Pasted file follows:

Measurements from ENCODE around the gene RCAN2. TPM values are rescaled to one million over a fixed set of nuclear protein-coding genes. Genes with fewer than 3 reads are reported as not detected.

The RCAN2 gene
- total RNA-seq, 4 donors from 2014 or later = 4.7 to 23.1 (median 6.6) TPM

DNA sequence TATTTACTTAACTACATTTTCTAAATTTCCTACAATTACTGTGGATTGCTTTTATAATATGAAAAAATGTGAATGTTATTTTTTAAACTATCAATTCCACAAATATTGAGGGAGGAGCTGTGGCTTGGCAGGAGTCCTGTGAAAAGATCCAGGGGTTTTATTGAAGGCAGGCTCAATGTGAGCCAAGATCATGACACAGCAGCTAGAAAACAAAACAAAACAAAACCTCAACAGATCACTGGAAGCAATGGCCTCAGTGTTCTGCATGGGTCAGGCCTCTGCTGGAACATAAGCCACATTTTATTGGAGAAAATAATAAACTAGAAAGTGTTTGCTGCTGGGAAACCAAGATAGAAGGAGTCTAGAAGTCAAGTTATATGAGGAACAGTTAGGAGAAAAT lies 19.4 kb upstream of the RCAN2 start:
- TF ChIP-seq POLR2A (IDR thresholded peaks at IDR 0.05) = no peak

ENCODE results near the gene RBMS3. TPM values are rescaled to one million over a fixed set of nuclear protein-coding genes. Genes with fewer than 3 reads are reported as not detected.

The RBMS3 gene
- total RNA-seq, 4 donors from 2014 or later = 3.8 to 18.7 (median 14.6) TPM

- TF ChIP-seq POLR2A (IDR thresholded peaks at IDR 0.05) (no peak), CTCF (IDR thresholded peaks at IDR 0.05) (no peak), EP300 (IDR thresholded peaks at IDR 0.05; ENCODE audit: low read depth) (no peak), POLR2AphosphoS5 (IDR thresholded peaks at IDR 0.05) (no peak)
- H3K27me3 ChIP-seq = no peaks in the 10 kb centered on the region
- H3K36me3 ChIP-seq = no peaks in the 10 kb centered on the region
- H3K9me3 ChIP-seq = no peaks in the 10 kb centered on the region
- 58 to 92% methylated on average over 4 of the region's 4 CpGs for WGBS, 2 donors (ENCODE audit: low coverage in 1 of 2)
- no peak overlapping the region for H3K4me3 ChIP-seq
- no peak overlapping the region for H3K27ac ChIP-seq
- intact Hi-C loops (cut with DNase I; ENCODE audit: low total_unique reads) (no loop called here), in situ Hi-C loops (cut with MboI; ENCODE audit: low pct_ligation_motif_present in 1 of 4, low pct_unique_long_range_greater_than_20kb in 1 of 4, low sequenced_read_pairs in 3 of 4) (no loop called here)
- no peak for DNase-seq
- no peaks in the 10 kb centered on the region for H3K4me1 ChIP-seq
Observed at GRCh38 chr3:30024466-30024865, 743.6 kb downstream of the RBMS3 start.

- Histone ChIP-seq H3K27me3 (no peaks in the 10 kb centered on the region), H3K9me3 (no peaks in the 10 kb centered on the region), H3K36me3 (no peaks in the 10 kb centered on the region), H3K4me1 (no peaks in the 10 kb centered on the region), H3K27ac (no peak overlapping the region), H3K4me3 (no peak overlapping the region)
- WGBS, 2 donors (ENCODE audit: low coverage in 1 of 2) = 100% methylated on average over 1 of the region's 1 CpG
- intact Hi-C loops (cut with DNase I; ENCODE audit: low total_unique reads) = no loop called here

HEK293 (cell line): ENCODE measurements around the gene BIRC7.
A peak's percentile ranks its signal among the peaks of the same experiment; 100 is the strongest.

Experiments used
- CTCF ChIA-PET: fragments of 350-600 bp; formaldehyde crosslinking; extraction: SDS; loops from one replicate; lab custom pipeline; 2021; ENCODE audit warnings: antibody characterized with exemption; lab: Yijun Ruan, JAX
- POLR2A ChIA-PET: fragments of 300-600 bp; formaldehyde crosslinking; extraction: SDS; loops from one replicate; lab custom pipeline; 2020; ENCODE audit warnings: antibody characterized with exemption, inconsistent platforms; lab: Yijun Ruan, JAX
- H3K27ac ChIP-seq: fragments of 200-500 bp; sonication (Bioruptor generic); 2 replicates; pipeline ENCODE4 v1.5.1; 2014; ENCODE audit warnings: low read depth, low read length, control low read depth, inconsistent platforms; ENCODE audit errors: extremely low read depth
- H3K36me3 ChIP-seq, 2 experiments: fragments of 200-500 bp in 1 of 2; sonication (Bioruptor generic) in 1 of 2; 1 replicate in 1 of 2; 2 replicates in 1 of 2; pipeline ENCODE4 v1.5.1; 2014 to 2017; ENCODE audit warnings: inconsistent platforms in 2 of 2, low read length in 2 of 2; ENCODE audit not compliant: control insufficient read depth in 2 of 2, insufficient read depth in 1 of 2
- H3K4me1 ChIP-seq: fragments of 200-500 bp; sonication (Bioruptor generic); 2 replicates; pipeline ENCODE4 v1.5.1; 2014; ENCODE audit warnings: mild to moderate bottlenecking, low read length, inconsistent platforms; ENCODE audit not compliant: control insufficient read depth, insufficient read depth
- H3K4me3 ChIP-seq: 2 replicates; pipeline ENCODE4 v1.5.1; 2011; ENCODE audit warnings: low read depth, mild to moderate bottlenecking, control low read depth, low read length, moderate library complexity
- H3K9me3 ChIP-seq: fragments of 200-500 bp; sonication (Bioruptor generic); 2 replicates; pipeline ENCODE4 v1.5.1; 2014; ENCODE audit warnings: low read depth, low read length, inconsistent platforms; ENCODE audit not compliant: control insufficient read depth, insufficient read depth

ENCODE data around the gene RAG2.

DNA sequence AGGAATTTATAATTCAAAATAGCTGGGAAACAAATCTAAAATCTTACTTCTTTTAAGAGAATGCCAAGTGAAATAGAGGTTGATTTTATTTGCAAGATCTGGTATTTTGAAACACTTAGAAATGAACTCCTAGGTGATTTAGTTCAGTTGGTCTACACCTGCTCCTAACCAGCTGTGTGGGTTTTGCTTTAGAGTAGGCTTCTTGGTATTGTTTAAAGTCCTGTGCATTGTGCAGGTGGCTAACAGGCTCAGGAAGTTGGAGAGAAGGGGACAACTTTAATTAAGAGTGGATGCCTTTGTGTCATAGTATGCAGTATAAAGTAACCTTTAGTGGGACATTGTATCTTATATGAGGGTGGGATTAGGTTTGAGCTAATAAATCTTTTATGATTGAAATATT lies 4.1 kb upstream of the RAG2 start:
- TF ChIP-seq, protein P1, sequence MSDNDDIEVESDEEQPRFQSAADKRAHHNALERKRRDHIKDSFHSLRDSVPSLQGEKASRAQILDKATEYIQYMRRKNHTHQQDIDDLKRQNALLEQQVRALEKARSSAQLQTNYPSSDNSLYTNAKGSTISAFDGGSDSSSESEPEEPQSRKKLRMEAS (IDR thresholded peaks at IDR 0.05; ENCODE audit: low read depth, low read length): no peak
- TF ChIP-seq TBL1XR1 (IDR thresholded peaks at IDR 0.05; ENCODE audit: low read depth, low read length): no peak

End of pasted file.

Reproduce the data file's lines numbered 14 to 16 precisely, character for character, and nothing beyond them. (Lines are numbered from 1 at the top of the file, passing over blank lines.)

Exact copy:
- no peak overlapping the region for H3K4me3 ChIP-seq
- no peak overlapping the region for H3K27ac ChIP-seq
- intact Hi-C loops (cut with DNase I; ENCODE audit: low total_unique reads) (no loop called here), in situ Hi-C loops (cut with MboI; ENCODE audit: low pct_ligation_motif_present in 1 of 4, low pct_unique_long_range_greater_than_20kb in 1 of 4, low sequenced_read_pairs in 3 of 4) (no loop called here)